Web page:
Today I participated in a Twitter chat with Pakistani NGO Aahung, an award-winning non-profit organization (winner of the Dutch Human Rights Tulip back in 2013) which works to provide sexual and reproductive health information services in Pakistan. Aahung engaged me on issues regarding women’s access to public spaces, sexual harassment and online harassment, and possible solutions to the issues women face in public and in private.
Here is a transcript of the conversation, edited for clarity. I was speaking with Tooba Masood on Twitter for an hour in a question and answer format. We used the hashtags #hercity #womeninpublicspaces #twitterchat in our chat.
Aahung: Let’s start our Twitter chat today with @BinaShah on #hercity #womeninpublicspaces #askawriter #twiiterchat. Hi @BinaShah, let’s start with women and sexuality in Pak and why does no one want to talk about it?
BS: Pakistanis are constrained by purity culture: women’s sexuality is unspoken of, beyond privacy and into the realm of the hidden and the shameful.
Aahung: As a writer, how do you deal with it? What sort of issues does one face writing/talking/tweeting?
BS: Silencing is the biggest issue: of the voice, the body, and the mind. I refuse to play by those rules, but it comes with a price. Still, there’s nothing I won’t talk or write about: honesty is the writer’s biggest weapon.
Aahung: What is the price?
BS: The price for speaking out about women’s issues is a lot of online harassment.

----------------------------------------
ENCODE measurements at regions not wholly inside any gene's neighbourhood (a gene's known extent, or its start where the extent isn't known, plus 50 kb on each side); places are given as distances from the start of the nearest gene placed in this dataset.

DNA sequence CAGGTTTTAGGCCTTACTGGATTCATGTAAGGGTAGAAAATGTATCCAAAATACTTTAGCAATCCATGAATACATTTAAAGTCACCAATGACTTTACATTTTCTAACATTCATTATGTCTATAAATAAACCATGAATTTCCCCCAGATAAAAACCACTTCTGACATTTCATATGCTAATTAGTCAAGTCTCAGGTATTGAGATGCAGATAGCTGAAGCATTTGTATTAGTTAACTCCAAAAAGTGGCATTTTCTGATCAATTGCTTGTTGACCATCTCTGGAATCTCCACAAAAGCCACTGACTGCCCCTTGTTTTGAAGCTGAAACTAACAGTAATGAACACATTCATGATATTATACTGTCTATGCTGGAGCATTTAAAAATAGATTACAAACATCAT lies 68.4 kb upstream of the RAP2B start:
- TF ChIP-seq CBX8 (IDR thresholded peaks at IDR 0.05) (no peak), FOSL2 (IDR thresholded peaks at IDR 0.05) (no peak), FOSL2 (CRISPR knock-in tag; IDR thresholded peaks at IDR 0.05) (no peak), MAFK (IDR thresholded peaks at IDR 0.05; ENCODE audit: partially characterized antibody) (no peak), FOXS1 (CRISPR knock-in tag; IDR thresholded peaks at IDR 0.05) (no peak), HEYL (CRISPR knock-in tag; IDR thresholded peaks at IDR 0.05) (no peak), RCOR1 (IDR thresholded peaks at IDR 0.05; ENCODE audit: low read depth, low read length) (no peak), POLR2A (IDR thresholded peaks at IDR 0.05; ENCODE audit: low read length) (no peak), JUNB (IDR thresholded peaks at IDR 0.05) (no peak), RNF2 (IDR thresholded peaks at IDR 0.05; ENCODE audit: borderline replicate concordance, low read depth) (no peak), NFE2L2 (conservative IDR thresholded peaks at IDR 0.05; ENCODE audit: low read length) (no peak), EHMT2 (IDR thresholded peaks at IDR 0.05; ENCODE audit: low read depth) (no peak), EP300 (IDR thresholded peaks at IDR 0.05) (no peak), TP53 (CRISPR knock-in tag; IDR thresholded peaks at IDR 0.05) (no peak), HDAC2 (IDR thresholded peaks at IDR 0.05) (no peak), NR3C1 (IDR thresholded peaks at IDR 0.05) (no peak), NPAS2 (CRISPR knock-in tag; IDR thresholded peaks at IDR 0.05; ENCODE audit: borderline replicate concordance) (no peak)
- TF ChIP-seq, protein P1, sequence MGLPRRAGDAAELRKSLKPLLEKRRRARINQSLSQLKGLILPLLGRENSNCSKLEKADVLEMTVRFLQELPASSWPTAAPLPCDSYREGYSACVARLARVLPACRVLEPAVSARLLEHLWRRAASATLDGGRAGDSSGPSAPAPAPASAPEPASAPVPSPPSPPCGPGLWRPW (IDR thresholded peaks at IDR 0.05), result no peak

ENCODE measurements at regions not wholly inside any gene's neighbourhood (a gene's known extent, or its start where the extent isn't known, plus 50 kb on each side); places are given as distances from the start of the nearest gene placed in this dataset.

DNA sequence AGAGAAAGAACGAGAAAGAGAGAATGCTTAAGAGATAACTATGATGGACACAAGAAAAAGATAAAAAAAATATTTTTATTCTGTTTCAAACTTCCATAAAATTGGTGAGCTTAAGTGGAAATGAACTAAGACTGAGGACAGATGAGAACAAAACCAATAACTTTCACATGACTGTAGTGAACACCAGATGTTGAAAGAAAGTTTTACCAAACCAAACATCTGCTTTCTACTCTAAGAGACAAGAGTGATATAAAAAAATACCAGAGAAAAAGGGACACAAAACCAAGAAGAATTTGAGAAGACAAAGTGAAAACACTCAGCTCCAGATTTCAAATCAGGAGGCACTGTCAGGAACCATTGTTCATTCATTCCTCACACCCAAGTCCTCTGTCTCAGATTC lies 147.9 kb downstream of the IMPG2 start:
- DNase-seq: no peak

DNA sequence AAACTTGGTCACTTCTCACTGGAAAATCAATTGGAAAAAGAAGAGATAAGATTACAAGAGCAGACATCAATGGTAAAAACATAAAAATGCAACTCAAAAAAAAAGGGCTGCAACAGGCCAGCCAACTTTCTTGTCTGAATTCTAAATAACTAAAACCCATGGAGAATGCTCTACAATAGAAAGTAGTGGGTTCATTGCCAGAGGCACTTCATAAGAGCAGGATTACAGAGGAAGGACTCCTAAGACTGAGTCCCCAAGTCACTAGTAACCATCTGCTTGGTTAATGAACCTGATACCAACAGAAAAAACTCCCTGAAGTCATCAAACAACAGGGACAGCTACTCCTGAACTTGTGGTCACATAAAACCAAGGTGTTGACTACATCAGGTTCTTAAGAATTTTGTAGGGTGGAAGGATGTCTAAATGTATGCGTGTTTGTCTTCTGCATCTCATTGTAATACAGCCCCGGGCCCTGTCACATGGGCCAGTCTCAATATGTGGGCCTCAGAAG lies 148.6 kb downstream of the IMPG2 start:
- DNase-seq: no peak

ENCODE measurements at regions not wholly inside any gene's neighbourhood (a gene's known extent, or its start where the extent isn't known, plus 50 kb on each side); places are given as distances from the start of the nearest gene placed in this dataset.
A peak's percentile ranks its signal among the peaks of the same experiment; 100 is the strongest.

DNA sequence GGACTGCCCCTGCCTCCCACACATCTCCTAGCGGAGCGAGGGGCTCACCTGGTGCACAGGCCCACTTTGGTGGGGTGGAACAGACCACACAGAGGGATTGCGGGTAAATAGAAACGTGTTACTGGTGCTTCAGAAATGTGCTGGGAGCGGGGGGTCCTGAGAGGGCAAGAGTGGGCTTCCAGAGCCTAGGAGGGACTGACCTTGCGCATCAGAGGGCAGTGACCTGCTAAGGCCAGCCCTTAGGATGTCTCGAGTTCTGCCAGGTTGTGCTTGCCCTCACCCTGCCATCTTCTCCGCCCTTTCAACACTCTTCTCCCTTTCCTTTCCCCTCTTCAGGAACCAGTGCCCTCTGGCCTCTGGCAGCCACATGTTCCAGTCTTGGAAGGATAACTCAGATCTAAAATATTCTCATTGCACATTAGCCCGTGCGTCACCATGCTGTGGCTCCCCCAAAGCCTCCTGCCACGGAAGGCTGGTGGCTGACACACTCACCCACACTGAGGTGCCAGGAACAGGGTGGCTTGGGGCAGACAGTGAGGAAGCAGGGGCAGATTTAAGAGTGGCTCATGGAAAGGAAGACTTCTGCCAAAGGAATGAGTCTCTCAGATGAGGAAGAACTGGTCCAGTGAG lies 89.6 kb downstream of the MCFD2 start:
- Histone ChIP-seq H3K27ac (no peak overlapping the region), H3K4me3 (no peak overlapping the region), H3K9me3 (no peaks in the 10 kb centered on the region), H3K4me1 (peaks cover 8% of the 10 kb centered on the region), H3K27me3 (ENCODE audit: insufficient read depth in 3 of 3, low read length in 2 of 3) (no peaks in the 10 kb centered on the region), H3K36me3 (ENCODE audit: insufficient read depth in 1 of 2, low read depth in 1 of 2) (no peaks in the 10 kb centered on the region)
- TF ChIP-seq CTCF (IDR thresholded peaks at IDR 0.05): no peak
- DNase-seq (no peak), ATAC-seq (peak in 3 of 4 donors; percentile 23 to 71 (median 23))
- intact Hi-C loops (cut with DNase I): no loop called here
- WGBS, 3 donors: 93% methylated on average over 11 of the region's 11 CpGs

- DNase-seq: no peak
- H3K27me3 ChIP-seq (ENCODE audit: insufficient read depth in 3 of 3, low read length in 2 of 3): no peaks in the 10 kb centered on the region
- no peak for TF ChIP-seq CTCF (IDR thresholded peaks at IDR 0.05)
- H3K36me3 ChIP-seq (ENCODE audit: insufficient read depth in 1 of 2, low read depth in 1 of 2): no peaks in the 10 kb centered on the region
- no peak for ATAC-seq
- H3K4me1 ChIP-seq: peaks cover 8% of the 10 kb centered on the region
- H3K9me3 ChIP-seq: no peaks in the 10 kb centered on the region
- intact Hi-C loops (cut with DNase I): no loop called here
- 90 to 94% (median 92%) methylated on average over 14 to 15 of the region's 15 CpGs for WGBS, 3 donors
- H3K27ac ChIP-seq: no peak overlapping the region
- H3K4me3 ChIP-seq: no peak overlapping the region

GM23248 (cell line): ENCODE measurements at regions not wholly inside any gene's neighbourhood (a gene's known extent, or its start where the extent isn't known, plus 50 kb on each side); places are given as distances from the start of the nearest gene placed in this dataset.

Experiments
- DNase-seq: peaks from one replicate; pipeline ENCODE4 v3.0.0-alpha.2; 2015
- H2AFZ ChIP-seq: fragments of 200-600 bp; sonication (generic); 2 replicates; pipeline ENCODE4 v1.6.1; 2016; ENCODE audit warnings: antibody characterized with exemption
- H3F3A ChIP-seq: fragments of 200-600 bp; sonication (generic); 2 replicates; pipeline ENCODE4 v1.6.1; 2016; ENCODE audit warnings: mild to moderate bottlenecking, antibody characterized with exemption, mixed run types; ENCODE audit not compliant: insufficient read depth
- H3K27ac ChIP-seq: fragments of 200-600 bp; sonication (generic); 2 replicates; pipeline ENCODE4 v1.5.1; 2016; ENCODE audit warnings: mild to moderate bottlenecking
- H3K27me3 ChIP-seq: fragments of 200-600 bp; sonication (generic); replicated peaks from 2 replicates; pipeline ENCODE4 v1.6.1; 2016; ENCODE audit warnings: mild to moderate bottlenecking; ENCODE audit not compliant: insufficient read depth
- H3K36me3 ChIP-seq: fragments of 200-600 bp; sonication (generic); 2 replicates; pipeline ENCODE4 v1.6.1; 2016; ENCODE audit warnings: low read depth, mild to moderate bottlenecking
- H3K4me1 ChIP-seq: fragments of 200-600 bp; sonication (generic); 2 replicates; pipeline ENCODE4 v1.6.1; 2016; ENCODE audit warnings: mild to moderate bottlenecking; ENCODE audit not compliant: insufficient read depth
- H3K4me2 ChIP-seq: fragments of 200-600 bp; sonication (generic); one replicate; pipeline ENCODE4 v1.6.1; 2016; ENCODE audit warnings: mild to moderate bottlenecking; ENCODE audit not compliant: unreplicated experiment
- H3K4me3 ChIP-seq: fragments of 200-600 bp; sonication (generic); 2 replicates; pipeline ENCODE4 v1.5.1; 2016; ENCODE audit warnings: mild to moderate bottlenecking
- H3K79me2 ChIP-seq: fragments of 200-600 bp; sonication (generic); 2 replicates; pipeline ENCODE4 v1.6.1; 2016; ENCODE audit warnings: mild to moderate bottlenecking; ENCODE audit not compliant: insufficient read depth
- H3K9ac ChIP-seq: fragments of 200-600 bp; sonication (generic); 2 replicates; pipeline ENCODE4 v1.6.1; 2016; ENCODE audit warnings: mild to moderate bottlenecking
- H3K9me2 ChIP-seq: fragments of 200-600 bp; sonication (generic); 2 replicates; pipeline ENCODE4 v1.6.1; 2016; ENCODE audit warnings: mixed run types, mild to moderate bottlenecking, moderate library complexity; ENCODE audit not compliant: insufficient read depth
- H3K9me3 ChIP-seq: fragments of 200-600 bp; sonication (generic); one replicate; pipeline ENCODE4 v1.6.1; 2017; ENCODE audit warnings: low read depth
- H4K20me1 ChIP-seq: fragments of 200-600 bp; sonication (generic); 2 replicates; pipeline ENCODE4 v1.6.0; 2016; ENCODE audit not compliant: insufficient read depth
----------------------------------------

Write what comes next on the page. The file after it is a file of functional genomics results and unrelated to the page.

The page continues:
Aahung: Could you elaborate a little, maybe an incident that stuck with you?
BS: The recent case of Ayesha Gululai’s sexual harassment allegations against PTI leadership. Anyone defending her got slammed on social media.
Aahung: What is online harassment?
BS: Please clarify: sexual harassment? Online harassment? Against women? or in general?
Aahung: Focus on harassment against women and online — ie women in public and online spaces
BS: I think we all know what this looks like.
Aahung: Taking this further, how do women in Pak navigate public spaces? Do they have designated spots?
BS: Yes, but it’s very class-based: upper class women are driven or drive, middle class drive, use Careem or walk; working class women use public transport and walking.
Aahung: Are women taught how to navigate public spaces – what are good/bad spaces?
BS: Of course: every girl & woman in Pakistan is told where she can and can’t go, never alone, there must be a male member accompanying her, etc. Women told to stay away from Internet, public spaces, lecherous bosses or uncles, but nobody ever tells men to stop.
Aahung: Why is that so?
BS: No one wants to disrupt male privilege. Nobody dare get in the way of the Pakistani man and his almighty virility. The phenomenon of the male libido overpowers every social, Islamic, and human right belonging to women. In Pakistan, male virility powers the nation: from army and military might to authority in the home. Look at the murder of teenager Tania Kashkeli. She was killed because a man was told he could not possess her.
Aahung: Do you think thats going to change? What can we do?
BS: I would suggest castration but that would be a human rights violation. #sorrynotsorry
Aahung: Are there any cases reported in the media that stand out for you when talking about harassment against women?
BS: There are so many cases of online blackmail with women’s faces photoshopped onto pornographic images. The @DigitalRightsPK talks about them in their reports; FIA has slowly begun to jail offenders.
Aahung: There are so many honour killing, revenge stories in the media these days — could you comment on how they are reported? #hercity
BS: There is still too much sensationalism. The Urdu press is terrible in this way – it always implies a “love affair” was going on.
Aahung: You’ve written a lot about social media failing Pak women – could you discuss this in terms of Qandeel Baloch, who received a lot of harassment online?